At the same time, the new owners of Sun also talked of moving to a build-to-order model to cut costs, closing a distribution centre in the US and one in Europe and significantly rationalising the server portfolio.
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Larry Ellisson, CEO at Oracle, said in a six hour conference call, "We are going to take the top 4,000 Sun customers and sell to them directly."
The Sun strategy "had shifted its strategy over the last decade to go a lot more indirect through partners," said Oracle president Charles Phillips.
In fact Sun is estimated to have just 200 direct accounts and had relied more on partners as it had cut its own sales staff in recent years.
"Our model is for our largest, most strategic customers that are making huge investments with us, they deserve to have a direct relationship with us. That's what they want. We need to understand their business better. We need to be on-site," he added.
Phillips confirmed it will also promote technology services to 1,700 Sun customers instead of relying on third party providers. He added that it planned to hire 2,000 sales professionals as soon as possible.
Some partners voiced concerns last year about Oracle's inconsistent channel policy when it emerged as the likely suitor to Sun.
Geoffrey Strage, sales director at BSI - Sun Reseller of the Year for 2009 - said the development was disappointing.
"We are not happy about reports of Oracle taking resellers out of the channel but in practical terms we think it will be in the US first and will take a year to percolate through to the UK," he told MicroScope.
It will prove difficult for Oracle to find staff to match the 20 years experience that many in the Sun channel had built up, he added.
The response from Mike Norris, chief executive at Sun's biggest UK partner Computacenter was less critical.
"It is crucial that there is a direct relationship between major vendors and their major end-user customers, whether that means it's exclusively direct or whether that means procurement is direct is another matter," he said.
"If I worried about every major announcement made by a vendor I'd have leapt from the top of our Blackfriars building in London by now," he added.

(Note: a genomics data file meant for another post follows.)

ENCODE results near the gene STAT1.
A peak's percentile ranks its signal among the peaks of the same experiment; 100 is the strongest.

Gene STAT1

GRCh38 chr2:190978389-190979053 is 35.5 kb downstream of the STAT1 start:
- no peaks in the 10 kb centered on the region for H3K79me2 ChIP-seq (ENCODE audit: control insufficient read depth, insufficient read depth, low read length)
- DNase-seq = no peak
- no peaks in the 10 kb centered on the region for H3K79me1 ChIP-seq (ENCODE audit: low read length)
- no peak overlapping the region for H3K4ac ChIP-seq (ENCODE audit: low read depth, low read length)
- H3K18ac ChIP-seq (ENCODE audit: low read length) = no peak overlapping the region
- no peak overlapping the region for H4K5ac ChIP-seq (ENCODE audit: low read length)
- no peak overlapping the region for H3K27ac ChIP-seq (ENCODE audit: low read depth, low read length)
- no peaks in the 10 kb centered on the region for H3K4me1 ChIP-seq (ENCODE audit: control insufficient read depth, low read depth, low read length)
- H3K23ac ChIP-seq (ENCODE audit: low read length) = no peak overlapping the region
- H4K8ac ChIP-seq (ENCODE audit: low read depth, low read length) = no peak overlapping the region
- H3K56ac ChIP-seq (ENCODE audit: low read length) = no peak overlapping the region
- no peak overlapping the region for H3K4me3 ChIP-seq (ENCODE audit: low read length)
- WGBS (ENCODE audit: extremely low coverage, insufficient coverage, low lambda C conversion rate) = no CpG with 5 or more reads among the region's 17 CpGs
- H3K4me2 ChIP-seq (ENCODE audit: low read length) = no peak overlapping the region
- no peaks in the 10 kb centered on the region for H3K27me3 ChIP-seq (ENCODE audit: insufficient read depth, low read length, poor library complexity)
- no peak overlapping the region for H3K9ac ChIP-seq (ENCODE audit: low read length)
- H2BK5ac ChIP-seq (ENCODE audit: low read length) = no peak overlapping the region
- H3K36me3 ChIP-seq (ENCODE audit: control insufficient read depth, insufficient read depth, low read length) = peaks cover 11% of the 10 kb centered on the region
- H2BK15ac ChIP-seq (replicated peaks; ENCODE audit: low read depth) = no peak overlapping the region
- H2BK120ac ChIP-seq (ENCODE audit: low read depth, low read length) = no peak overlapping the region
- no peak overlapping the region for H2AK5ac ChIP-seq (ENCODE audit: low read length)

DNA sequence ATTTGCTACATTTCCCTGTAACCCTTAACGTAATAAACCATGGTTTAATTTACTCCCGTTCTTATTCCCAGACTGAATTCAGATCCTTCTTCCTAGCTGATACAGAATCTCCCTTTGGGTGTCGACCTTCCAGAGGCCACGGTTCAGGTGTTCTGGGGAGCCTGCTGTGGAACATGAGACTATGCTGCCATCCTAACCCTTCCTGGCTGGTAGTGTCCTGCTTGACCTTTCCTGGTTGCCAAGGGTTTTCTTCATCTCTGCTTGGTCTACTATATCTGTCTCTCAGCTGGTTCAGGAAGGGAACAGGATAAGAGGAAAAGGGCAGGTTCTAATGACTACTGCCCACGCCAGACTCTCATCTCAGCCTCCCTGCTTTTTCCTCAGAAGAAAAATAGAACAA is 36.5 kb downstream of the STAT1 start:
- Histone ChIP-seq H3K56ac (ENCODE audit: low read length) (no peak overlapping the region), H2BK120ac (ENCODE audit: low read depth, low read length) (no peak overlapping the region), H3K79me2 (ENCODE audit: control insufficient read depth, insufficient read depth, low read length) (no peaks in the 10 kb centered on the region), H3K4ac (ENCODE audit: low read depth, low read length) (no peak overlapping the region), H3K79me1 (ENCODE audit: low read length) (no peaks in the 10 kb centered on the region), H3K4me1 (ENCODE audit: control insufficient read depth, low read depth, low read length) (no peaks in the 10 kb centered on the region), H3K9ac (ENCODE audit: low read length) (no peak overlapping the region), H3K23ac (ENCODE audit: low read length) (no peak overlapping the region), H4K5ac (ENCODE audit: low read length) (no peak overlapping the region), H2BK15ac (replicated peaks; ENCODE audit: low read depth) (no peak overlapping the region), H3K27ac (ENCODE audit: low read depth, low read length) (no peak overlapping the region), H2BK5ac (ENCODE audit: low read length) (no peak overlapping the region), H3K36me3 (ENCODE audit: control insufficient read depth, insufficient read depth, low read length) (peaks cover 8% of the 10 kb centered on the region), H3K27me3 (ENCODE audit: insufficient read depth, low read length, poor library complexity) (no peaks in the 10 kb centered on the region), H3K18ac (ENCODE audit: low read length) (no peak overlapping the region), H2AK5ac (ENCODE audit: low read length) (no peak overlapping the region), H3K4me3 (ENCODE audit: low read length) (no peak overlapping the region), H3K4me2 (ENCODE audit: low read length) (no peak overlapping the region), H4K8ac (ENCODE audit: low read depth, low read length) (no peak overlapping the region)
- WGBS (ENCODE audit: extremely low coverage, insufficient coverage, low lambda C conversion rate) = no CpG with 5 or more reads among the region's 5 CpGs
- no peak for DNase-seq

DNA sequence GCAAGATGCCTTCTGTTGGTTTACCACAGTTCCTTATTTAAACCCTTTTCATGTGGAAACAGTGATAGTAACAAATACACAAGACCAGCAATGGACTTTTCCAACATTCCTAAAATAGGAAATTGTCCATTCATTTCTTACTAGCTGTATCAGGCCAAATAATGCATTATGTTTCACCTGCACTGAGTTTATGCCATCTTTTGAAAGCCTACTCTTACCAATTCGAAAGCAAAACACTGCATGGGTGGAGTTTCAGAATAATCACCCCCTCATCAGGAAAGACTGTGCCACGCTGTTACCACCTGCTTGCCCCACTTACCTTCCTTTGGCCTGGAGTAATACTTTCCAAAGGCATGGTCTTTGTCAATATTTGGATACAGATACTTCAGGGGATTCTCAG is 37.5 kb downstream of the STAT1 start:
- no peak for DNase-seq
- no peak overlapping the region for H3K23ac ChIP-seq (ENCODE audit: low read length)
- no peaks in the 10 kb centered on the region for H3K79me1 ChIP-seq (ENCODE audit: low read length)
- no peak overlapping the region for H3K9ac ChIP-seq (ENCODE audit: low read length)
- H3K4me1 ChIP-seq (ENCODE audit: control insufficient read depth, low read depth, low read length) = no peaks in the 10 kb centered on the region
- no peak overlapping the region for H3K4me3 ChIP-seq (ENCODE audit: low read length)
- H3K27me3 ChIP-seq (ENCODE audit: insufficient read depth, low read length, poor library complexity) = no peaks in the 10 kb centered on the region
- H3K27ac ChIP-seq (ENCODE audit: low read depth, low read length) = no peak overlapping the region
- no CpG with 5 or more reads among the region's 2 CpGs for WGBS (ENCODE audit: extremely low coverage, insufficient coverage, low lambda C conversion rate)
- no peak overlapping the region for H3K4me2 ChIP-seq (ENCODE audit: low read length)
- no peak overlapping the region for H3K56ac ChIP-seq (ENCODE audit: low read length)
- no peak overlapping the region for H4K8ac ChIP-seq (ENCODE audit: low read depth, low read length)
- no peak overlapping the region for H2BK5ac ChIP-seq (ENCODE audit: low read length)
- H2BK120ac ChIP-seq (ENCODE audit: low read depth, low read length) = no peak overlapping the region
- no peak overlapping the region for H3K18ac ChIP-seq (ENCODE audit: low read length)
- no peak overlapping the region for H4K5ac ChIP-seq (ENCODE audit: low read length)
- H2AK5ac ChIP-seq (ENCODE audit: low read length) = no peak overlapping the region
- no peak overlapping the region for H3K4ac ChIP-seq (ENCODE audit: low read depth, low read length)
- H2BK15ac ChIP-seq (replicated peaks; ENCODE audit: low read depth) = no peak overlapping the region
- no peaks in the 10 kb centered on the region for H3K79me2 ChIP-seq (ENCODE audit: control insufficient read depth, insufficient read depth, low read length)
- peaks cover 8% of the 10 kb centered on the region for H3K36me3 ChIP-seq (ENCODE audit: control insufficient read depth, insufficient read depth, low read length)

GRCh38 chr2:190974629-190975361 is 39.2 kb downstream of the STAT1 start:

Peter Spreadbury, director of enterprise at SCC, was also somewhat political, "We are a top level partner for Sun and Oracle and on that basis we expect our business to be consistent and strong during this period."
Other changes unveiled by Oracle include significantly chopping down Sun's 60-strong server portfolio.
John Fowler, executive vice president of the systems business, said its portfolio would become more targeted.
"We'll focus the product set on the best intersection with those enterprise needs, as opposed to offering every size, model and version of servers," he said.
This rationalisation will also hit the x86 range where Sun has failed to make a dramatic dent in the market shares of volume rivals since launching years ago.
"We're not too interested in the commodity Windows x86 market, we'll let Dell do that," added Fowler.
The old guard of resellers may not lose sleep over this but distributors, in particular Interface Solutions worked hard to develop a new breed of volume orientated partner.
John Taylor, Sun business unit director at Interface Solutions, said it had recruited 88 partners for the vendor.
"Sun is still focused on x86, it is not getting rid of them but its not interested in single servers to run single applications and to be fair we've not done an awful lot of that. The vast majority of our revenues have come from products and services in clustered environments," said Taylor.
Another manoeuvre distributors may find interesting is that Oracle plan to close two distribution centres in the US and Europe to cut costs in logistics and shelf space and provide a build-to-order service.